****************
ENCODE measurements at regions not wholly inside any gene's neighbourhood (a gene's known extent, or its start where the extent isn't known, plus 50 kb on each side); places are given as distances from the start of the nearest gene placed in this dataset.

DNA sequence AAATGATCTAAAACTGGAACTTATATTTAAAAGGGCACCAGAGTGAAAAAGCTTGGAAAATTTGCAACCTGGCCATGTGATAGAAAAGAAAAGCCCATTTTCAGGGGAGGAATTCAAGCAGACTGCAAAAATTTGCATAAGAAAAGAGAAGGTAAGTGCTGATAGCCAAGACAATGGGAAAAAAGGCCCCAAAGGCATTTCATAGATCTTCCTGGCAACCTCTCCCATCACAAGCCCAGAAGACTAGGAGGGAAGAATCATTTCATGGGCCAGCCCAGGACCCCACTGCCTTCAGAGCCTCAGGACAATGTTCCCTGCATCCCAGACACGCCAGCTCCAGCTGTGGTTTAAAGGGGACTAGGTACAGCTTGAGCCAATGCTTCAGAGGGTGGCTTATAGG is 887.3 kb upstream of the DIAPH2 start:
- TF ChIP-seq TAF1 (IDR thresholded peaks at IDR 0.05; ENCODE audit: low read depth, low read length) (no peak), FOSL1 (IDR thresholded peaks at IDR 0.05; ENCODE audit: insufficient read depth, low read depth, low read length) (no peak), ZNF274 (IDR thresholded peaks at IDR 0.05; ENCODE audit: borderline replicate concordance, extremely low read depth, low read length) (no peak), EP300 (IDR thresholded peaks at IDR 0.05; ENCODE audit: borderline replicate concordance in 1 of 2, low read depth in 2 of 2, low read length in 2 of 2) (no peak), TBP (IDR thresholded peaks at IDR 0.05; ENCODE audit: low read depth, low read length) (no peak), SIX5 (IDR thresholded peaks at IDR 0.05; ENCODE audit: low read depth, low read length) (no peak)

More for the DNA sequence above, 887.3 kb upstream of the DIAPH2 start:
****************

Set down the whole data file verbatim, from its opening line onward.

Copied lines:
ENCODE measurements at regions not wholly inside any gene's neighbourhood (a gene's known extent, or its start where the extent isn't known, plus 50 kb on each side); places are given as distances from the start of the nearest gene placed in this dataset.

DNA sequence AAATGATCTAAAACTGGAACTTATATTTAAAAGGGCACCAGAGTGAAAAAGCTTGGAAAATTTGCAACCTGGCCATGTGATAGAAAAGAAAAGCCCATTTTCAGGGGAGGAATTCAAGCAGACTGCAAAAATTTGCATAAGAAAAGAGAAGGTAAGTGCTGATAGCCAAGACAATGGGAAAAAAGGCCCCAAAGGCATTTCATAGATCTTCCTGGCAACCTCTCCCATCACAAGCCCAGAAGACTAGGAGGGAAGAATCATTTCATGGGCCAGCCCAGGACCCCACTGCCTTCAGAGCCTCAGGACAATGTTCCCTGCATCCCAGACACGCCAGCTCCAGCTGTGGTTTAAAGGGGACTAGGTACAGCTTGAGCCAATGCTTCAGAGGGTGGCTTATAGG is 887.3 kb upstream of the DIAPH2 start:
- TF ChIP-seq TAF1 (IDR thresholded peaks at IDR 0.05; ENCODE audit: low read depth, low read length) (no peak), FOSL1 (IDR thresholded peaks at IDR 0.05; ENCODE audit: insufficient read depth, low read depth, low read length) (no peak), ZNF274 (IDR thresholded peaks at IDR 0.05; ENCODE audit: borderline replicate concordance, extremely low read depth, low read length) (no peak), EP300 (IDR thresholded peaks at IDR 0.05; ENCODE audit: borderline replicate concordance in 1 of 2, low read depth in 2 of 2, low read length in 2 of 2) (no peak), TBP (IDR thresholded peaks at IDR 0.05; ENCODE audit: low read depth, low read length) (no peak), SIX5 (IDR thresholded peaks at IDR 0.05; ENCODE audit: low read depth, low read length) (no peak)

More for the DNA sequence above, 887.3 kb upstream of the DIAPH2 start: